One thing, among many, that the people of Delhi do well is engage and welcome those who are not locals into their communities with patience and open arms. The nature of the culture is warm and hospitable. In this past week, time and time again I have experienced the generosity and compassion of those who are a part of this community. The first time we went to our work placement at the Vidya School, I was feeling quite uneasy and a bit nervous. I did not know what to expect or what would be expected of me, but as soon as I walked through the front doors, all of the feelings of uneasiness disappeared. The children that I had the pleasure of passing on the way to the office greeted me with either an excited “hello, ma’am!” or a smiley hi-five. In addition to the children’s warm greetings, the teachers and administrative staff welcomed us cheerfully. The children, faculty, and staff of the Vidya School have no idea of how each of their individual smiles impacted me and put me at ease on that day.
My warm welcome into the communities of people in Delhi and the Vidya School led me to reflect on how I can be more intentional about loving and serving this community well. I realized that too often I underestimate the power of a smile, a kind word, or a listening ear. The children of the Vidya School are very good listeners, and this may be due to the fact that they anticipate that I will be doing all of the talking. However, they seem pleasantly surprised at coming to the realization that I want to know about their lives, not just to tell them about my own.
“What I have come to realize through this first week of interacting with the students is that impact and encouragement and inspiration often come not from the moments spent in the classroom, but the moments spent outside of the classroom.”
During lunch period on this past Thursday, one of the young ladies in my class and I had a conversation about her family. She told me her own name, the name of her sister, and the names of her parents. She also shared with me the fact that her sister’s birthday was on Friday. I encouraged her to share as much or as little as she wanted about her life. On Friday, I found this young lady and told her to tell her sister that I said happy birthday. The way that her eyes lit up showed me that the moment-to-moment situations are often times the ones that have the most opportunity to produce impact. It also showed me that impact is not what we should pursue. If our aim is to teach, to serve, to learn, and to let the children know that we sincerely care, then perhaps impact will come. Our pursuit should be the spreading of knowledge and the deepening of relationships.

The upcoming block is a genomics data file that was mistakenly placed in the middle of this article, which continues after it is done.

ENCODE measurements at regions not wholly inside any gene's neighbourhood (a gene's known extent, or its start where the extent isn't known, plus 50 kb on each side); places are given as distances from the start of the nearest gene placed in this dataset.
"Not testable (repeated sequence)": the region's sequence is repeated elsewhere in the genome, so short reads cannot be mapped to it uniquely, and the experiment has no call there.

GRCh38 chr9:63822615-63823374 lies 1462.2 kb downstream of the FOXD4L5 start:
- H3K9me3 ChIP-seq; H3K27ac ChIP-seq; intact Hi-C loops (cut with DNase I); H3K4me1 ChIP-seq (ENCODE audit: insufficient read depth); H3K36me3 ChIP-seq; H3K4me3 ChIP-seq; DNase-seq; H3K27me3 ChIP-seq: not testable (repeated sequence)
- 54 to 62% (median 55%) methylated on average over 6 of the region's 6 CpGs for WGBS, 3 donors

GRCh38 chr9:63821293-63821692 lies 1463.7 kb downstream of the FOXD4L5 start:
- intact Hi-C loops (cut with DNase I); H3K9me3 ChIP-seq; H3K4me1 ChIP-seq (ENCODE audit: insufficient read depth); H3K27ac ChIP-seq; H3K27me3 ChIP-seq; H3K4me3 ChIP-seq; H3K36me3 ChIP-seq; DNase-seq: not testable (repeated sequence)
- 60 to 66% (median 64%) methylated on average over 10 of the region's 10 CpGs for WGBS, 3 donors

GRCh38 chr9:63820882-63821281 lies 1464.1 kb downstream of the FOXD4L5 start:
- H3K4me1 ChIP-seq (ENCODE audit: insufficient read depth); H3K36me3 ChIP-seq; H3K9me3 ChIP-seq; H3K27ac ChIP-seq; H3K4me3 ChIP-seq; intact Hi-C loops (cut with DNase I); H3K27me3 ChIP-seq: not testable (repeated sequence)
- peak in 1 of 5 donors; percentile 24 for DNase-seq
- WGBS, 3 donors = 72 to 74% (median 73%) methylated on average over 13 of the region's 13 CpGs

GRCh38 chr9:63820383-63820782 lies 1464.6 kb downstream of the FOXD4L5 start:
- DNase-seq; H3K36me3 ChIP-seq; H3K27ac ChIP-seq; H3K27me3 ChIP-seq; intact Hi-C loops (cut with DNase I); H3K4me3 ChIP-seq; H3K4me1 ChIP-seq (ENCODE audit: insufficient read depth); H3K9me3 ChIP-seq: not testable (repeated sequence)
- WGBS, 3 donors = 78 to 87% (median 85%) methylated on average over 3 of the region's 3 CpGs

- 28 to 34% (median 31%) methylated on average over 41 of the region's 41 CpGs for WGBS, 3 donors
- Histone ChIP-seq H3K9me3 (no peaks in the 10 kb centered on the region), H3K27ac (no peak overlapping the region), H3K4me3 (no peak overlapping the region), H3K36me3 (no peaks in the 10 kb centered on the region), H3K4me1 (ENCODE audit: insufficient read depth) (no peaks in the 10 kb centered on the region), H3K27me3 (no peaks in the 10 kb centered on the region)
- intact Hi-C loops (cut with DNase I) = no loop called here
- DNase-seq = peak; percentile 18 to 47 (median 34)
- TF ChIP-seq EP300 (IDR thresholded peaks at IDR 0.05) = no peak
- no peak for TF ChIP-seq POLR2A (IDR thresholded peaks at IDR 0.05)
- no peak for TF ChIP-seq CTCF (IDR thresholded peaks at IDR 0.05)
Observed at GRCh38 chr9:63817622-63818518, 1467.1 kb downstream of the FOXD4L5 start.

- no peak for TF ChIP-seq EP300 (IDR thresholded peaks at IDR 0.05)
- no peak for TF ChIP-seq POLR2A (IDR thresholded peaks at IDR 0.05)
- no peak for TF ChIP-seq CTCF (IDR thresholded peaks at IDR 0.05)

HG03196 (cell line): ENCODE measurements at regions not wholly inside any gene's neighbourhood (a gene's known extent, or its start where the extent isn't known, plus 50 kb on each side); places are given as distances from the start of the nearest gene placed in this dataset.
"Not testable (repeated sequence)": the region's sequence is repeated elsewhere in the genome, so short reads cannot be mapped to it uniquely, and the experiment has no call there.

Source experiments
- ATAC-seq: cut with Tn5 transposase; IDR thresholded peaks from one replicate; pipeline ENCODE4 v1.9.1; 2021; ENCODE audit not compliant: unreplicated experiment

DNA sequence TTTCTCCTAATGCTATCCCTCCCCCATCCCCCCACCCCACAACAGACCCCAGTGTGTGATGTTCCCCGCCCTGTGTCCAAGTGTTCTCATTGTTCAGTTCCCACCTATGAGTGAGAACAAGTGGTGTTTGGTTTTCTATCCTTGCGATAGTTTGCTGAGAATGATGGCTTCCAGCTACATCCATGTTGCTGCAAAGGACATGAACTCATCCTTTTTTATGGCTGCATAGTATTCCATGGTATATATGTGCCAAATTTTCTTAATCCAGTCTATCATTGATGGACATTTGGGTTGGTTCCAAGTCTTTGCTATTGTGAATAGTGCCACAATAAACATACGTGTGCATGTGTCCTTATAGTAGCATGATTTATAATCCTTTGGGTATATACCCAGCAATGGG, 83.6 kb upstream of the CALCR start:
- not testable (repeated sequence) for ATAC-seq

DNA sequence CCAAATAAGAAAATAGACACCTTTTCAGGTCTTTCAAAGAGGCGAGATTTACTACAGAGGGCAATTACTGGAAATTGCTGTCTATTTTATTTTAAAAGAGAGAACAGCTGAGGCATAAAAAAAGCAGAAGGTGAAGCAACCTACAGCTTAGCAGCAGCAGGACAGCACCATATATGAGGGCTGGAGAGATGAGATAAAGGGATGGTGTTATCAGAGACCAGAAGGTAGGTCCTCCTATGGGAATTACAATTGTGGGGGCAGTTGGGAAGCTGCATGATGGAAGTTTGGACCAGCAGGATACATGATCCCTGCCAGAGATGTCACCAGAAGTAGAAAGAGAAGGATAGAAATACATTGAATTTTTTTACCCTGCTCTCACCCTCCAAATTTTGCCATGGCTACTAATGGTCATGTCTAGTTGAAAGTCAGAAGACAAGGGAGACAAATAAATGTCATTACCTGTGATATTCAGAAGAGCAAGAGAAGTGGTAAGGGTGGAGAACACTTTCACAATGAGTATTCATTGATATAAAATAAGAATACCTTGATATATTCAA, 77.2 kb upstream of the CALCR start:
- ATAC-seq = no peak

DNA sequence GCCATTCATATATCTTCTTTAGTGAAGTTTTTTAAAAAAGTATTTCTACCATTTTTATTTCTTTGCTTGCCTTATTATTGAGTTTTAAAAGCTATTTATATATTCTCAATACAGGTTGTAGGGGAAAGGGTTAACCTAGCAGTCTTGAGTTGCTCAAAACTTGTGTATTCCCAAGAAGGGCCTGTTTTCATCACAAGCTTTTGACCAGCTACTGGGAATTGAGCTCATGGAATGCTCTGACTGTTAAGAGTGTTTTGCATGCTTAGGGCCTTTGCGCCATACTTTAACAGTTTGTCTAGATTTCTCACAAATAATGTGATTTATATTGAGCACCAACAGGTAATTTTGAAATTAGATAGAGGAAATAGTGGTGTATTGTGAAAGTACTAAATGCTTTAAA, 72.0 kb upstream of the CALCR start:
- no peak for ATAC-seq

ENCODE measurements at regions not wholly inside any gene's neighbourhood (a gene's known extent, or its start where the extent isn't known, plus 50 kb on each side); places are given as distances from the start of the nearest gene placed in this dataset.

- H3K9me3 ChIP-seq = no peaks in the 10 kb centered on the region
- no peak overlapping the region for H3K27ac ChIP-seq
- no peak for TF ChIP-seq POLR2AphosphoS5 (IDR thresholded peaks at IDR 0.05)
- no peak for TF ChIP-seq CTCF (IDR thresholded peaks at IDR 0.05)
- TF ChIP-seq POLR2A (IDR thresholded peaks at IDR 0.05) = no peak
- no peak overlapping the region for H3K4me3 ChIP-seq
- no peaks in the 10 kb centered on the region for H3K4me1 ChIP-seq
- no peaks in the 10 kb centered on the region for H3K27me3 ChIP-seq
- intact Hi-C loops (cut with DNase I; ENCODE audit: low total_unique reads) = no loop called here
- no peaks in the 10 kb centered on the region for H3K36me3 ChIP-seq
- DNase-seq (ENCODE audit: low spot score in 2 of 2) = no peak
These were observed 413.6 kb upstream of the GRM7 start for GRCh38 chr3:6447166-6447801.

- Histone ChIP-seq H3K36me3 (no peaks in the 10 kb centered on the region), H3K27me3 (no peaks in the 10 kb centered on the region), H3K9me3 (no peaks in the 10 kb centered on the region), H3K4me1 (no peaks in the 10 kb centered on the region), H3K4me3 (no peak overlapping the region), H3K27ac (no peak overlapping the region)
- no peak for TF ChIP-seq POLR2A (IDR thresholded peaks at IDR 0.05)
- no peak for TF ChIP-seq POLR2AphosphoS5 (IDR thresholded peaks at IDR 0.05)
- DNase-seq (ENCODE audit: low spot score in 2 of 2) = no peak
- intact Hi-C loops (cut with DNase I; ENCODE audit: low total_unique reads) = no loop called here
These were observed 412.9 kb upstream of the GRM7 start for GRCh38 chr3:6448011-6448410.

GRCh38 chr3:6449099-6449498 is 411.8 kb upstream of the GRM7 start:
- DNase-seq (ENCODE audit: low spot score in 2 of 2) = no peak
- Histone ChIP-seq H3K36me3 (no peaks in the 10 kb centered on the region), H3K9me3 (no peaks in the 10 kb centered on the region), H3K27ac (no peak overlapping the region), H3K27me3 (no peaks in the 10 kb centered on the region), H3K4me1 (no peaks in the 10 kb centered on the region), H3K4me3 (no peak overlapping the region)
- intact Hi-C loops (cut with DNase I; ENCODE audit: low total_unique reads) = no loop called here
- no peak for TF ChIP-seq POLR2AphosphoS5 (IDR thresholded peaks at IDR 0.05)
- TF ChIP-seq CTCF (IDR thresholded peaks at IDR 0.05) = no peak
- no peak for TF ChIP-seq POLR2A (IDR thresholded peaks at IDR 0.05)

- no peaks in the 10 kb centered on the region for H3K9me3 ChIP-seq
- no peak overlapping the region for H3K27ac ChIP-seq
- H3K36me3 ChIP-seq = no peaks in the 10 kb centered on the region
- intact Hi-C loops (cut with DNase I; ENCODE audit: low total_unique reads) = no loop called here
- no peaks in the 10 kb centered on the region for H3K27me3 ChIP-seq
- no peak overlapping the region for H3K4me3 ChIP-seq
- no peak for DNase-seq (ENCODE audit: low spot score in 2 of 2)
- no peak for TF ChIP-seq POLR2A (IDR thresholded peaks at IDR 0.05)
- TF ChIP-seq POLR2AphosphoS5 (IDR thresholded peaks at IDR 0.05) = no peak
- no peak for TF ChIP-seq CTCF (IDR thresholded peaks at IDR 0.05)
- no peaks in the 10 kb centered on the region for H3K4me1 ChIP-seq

What I have come to realize through this first week of interacting with the students is that impact and encouragement and inspiration often come not from the moments spent in the classroom, but the moments spent outside of the classroom. While the information itself is important, of course, the relationships that we develop with the students outside of the classroom contribute to and often enhance the way that we relate to them inside of the classroom.
Listening with the intent to understand their lives and perspectives, instead of listening with the intent to respond has made a world of difference in the quality of the relationships that I have made with the children in the short time that I have been at Vidya. Listening is simple, but it requires us to be intentional because it requires us to be present. The brief, passing conversations that can slip by us if we are not paying attention seem to be the ones that can make a world’s difference if we allow them to.
Listening well, being present, and finding ways to understand and relate to the children at the Vidya School have been major ways in which I have begun to know and understand the lives and perspectives of the children that I have had the privilege of coming in contact with.